Editorial

What lessons have you learned from someone who is an immigrant?

 

Courtesy of Wikimedia.org

One of the most important lessons learned is that people from other countries look at the U.S. as the “land of dreams” or opportunity. Many quickly discover that the grass is not always greener on the other side.

Iʻve talked with many who are wondering where are all the extravagant houses they see in print or popularized media. ”Why canʻt I get a great job? Send money home, support myself here.” Iʻve personally known many, and I hate to use the term F.O.B.s (fresh off the boat) that long for home within months or even weeks.

Do we as Americans turn that other direction? Is life better overseas? Just as U.S. immigrants, Americans are the same. We see what we are shown by popular media. Is life abroad so great? Use the internet, talk with those in it together, from both perspectives. Be real, show real housing, real prices, real wages. I think everyone involved would learn a lot… I know I have. From personal interaction and actual travel.

– Troy Karr

 

I have learned many lessons from several people that Iʻve met over the years who are immigrants. One of the most common thing that I heard from all of them is the fact that “Americans are wasteful.” They each shared with me their lifestyles that they came from in their own countries and noticed how much we waste in America with our food, money, clothes, electronics, everyday items, water and even our time. Most of them did not come from a place of luxury and had to live off of their land resources, while here we have access to everything at almost any time. They also taught me about how grateful I should be for the freedom and privileges that Iʻm blessed with everyday to be living in this great country. I realized that I take for granted everything that I have and I need to do my part to help preserve and protect these rights not only for myself, but for those of the future.

– Anolani Graham

 

Iʻm a daughter of a first generation immigrant. My mother immigrated here at the ripe age of 15. You could say that I made the trip with her (I was in her belly). She left everything she knew/had in hopes of giving me a better future and that she did. She enrolled in high school, graduated, then worked in the fields for a good 10 years before seeking further education. She then graduated from cosmetology school and opened up her own shop. Sheʻs taught me everything I know. Sheʻs taught me how to be brave and work for what I want. (Work harder than anyone around because of our “disadvantage.”) She taught me how to be kind to everyone (we never know what struggles other people are going through). She taught me to to do good by everyone, no matter the audience or lack of (especially when there is no audience). Most importantly, she has taught me the value of family, self respect, and that nothing is unachievable.

– Stephanie Castaneda

Iʻve learned that hard work pays off. My father-in-law is an immigrant from Haʻatafu, Tonga. He came to America and is the vision of the American dream. When he first moved, he would go “knock, knock” on peopleʻs doors and see if they needed any work done. Now, 40 years later, he has a successful business, a beautiful house, and a loving family of twelve that he supports. When my fiance was young, his dad worked through all holidays and missed most family events so he could work and be able to provide for his family. My father-in-law, Siua Kava, is the epitome of hard work and perseverance.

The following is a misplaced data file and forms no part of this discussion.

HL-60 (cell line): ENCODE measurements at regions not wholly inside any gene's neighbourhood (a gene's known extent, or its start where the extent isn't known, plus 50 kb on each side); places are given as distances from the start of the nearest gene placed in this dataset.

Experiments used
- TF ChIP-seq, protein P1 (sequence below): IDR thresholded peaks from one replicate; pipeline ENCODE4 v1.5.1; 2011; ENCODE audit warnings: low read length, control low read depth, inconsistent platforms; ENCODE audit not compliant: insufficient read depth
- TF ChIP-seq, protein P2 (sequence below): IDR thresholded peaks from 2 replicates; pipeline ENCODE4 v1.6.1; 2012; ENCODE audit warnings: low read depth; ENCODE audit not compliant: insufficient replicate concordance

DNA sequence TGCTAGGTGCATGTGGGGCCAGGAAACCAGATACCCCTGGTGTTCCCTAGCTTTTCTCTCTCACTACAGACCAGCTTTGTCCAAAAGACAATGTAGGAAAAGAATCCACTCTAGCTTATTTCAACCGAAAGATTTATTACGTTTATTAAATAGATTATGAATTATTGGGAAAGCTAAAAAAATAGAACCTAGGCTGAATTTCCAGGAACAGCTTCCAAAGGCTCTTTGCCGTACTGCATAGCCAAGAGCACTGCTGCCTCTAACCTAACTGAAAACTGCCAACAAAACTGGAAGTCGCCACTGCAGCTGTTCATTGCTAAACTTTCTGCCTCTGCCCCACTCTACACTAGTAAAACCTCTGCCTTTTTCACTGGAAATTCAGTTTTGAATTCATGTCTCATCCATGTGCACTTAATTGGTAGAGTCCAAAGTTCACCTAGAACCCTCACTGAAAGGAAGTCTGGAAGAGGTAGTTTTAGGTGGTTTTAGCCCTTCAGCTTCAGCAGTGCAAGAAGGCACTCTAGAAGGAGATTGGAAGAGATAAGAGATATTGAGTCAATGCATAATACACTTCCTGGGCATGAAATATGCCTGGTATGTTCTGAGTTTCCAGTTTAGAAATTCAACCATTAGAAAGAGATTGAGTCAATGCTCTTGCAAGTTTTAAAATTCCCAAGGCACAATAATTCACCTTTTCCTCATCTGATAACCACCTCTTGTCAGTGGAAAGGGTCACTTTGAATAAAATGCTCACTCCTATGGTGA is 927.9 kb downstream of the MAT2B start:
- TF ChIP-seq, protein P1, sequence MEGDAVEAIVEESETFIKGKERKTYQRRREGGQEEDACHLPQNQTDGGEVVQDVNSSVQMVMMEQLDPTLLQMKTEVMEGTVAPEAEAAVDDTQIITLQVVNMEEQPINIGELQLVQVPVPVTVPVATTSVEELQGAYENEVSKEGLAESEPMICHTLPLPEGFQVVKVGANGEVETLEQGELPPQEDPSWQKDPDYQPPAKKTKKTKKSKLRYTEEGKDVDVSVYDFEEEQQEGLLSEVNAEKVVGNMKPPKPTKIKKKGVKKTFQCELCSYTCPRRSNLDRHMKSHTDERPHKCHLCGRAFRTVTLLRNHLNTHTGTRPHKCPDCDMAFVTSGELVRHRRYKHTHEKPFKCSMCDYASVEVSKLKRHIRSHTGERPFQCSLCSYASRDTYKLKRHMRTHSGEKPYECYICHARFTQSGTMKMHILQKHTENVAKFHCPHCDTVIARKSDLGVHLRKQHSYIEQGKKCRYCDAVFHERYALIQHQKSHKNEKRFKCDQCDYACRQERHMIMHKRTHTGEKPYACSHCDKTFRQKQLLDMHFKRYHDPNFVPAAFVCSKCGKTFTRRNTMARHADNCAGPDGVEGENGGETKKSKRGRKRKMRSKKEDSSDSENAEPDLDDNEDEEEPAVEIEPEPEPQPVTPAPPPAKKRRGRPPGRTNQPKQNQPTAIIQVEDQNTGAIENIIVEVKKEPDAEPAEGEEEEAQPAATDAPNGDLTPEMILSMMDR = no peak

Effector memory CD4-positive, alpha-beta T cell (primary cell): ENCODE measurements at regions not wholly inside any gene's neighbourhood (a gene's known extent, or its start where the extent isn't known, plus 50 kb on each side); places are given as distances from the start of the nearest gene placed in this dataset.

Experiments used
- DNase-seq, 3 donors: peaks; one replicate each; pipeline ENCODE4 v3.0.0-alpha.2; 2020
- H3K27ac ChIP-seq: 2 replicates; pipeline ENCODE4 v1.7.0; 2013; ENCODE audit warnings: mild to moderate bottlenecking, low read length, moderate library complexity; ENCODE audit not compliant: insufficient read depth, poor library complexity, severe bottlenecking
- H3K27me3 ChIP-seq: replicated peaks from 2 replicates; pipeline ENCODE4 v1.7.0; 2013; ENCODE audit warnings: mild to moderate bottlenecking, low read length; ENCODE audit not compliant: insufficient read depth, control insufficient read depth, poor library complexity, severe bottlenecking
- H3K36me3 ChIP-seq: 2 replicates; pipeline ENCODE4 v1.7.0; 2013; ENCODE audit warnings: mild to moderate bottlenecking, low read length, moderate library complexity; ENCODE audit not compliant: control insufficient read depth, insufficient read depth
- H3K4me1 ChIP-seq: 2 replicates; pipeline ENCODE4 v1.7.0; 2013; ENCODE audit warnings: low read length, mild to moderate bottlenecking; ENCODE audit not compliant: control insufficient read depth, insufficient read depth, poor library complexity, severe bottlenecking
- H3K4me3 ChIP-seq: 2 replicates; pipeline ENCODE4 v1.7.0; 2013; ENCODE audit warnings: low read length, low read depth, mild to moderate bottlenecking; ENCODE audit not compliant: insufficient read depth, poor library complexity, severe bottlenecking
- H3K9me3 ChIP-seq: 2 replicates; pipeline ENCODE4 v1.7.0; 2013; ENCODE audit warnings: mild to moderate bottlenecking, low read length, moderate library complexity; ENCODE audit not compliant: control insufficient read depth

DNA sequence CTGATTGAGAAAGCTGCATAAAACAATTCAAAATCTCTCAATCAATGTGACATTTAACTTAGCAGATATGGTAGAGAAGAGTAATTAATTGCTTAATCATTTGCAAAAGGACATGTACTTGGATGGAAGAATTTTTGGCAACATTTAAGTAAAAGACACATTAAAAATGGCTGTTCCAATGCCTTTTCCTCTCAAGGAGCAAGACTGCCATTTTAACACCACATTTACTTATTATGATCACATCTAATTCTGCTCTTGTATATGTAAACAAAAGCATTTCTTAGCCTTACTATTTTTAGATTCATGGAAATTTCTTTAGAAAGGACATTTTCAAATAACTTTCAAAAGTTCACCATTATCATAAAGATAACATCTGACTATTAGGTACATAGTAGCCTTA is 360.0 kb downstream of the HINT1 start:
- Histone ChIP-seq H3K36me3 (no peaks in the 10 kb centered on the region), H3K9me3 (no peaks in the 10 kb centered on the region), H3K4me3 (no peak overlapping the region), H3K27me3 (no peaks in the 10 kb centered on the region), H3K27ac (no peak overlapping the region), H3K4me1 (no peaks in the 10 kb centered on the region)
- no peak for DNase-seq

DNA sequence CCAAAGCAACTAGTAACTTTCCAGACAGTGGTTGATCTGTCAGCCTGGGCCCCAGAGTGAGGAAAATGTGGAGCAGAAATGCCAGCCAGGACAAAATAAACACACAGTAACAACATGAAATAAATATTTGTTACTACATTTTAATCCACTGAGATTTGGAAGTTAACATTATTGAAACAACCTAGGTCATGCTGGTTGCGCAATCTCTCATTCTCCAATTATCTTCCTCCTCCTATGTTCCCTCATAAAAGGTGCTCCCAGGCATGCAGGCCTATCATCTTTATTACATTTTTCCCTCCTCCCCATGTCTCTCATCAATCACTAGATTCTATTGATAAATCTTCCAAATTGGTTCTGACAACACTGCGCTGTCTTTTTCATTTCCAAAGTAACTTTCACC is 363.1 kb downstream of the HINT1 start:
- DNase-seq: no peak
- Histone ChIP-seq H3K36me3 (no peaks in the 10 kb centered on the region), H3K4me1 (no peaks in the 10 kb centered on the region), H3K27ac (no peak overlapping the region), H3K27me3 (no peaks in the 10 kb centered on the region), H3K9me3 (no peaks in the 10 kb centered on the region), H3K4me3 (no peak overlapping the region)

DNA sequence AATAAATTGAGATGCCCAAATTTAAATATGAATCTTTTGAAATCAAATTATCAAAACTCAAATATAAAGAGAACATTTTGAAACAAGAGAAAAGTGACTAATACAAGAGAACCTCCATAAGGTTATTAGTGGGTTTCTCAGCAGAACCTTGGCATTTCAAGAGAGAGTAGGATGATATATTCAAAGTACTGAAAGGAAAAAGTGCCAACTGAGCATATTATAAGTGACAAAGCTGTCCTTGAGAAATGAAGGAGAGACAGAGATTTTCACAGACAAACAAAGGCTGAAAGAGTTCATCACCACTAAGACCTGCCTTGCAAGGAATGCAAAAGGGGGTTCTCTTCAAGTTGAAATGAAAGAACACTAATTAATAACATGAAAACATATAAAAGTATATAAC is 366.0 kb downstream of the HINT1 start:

– Taylin Perreira

 

I have learned so many things from someone who is an immigrant. Growing up in Hawai‘i, you are bound to see/meet someone who is either an immigrant or comes from a family of immigrants. I have a friend, whose mom is from Micronesia and to see the way another culture interacts with our native culture really caught my attention. I learned that you should never judge someone, even immigrants, because you don’t know what that person’s been going through spiritually and culturally. I have also learned that immigrants are the soul creators of the pidgin language. As all the different races of people were all interpreted a common language that they use to communicate in work environments so that owners/bosses could not understand them. You can learn a lot from immigrants, trust me!

– Lakona Makaneole

 

I learned quite a few lessons about immigrants through the presidential campaign, more or so focused on Donald Trump. First off, Trump made it sound like people who weren’t born in the U.S were immigrants. This statement is false because Trump himself is an immigrant along with everyone else who lives in the U.S. The only people who aren’t immigrants are those are 100% Native American or Native Hawaiian (if you consider Hawai‘i legally a part of the U.S.). Everyone else has at least some type of immigration history in their ethnicity. This brings me to my next lesson that I’ve learned which in today’s world, immigrants, mostly white men with wealth, identify themselves as superior and the role model. They’re white, so they get power, while on the other side, you’re not going to find a Micronesian CEO. It seems as if the colored immigrant never succeeds as much as the white immigrants when they’re the same type of people. It seems as if the country is full of hypocrites. It’s literally immigrants looking down on the other immigrants. It’s like telling your kid that they’ll never be successful as you even though you two are related. The whole entire country is so full of immigrants, that they run the country instead of the Native Americans. It’s such nonsense.

– Preston Kaluhiwa

 

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